The Oxford Participation and Activities Questionnaire (Ox-PAQ): development of a short form and index measure
Received 29 March 2019
Accepted for publication 9 July 2019
Published 29 July 2019 Volume 2019:10 Pages 227—232
Checked for plagiarism Yes
Review by Single-blind
Peer reviewer comments 2
Editor who approved publication: Dr Robert Howland
Crispin Jenkinson, Laura Kelly, Sarah Dummett, David Morley
Health Services Research Unit, Nuffield Department of Population Health, University of Oxford, Oxford OX3 7LF, UK
Background: The Oxford Participation and Activities Questionnaire (Ox-PAQ) is a 23-item patient-reported outcome measure (PROM) theoretically grounded in the World Health Organisation International Classification of Functioning, Disability and Health. Initial validation of the Ox-PAQ identified three domains; routine activities (14 items), emotional well-being (5 items) and social engagement (4 items). The purpose of the analyses reported here were to determine whether an overall index score can be calculated from the measure, and then to determine whether a shorter form measure can replicate results on the index score.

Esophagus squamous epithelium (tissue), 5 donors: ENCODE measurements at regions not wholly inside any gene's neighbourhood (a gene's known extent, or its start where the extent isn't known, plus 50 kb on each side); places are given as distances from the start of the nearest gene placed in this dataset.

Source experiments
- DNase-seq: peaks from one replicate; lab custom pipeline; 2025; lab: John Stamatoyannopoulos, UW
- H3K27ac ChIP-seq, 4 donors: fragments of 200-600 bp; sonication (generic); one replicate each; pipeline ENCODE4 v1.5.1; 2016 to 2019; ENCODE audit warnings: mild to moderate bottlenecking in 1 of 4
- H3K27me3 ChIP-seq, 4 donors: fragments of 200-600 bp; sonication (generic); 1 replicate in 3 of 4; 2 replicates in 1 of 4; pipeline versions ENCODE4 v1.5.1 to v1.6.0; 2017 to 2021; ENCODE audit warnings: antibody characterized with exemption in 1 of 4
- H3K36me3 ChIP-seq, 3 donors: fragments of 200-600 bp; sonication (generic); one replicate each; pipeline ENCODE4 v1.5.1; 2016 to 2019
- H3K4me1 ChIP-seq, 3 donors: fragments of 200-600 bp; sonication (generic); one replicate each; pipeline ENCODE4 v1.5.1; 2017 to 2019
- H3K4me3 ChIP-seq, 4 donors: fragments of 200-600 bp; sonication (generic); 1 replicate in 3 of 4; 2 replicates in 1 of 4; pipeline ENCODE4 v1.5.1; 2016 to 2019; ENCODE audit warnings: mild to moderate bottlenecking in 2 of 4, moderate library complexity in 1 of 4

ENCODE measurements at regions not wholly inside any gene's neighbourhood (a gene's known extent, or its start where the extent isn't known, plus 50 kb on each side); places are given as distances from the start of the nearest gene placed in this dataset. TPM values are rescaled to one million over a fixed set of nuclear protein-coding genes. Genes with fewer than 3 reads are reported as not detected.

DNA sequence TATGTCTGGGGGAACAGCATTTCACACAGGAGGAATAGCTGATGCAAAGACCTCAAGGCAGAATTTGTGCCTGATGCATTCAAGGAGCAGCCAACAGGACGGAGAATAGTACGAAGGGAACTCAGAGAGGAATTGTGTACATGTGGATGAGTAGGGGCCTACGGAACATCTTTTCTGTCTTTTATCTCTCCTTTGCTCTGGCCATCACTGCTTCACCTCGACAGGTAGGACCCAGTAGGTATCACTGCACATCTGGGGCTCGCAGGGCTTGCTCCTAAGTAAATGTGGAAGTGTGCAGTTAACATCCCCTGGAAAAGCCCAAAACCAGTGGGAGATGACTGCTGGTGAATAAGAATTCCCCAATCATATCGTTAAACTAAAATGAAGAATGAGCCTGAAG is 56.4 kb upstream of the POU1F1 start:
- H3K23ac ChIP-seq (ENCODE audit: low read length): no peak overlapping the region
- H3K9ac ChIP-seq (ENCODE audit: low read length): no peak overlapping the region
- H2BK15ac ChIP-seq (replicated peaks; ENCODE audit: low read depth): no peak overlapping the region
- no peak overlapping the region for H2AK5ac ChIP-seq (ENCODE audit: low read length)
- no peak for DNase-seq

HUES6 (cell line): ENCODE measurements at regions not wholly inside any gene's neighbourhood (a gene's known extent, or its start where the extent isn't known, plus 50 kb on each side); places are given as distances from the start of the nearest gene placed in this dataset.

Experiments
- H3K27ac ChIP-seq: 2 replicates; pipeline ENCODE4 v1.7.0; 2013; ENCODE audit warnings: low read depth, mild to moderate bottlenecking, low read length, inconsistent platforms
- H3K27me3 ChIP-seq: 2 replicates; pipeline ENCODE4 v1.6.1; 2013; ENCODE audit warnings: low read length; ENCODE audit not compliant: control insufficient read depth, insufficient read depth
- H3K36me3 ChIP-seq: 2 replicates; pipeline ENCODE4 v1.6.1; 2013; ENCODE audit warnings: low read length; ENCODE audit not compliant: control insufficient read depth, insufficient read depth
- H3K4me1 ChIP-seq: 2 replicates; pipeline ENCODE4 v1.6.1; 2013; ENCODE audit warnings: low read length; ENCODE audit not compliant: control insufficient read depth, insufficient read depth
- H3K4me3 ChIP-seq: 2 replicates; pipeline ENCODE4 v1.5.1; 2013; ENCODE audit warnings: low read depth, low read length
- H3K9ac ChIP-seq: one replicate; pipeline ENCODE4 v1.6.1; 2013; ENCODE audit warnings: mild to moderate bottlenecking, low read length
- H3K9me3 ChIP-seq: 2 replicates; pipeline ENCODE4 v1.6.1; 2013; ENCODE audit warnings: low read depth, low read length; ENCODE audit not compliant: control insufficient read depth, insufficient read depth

Methods: Two surveys of people with long term conditions were undertaken. In the first study, higher order factor analysis is used to determine that a single index score can be calculated for the Ox-PAQ. Regression analyses are used to determine a sub-set of items selected for the Short Form Ox-PAQ (SF-Ox-PAQ). In the second study, results on the Ox-PAQ Single Index and SF-Ox-PAQ Single Index are compared with results from another generic measure, the EuroQol EQ-5D-5l.
Results: Higher order factor analysis confirmed that a single index score can be created from the Ox-PAQ. Further, linear regression indicated 14 items could reliably and accurately produce this index. The two methods of creating the index were highly correlated (ICC =0.99). The two indices were found to provide almost identical levels of correlation with EQ-5D-5L scores.
Conclusion: Results indicate that the Ox-PAQ can be summed to provide an index score, and, furthermore, a sub set of fourteen items can very closely replicate the results gained from the original parent form.
Keywords: activity, participation, routine activities, higher order factor analysis, summary index
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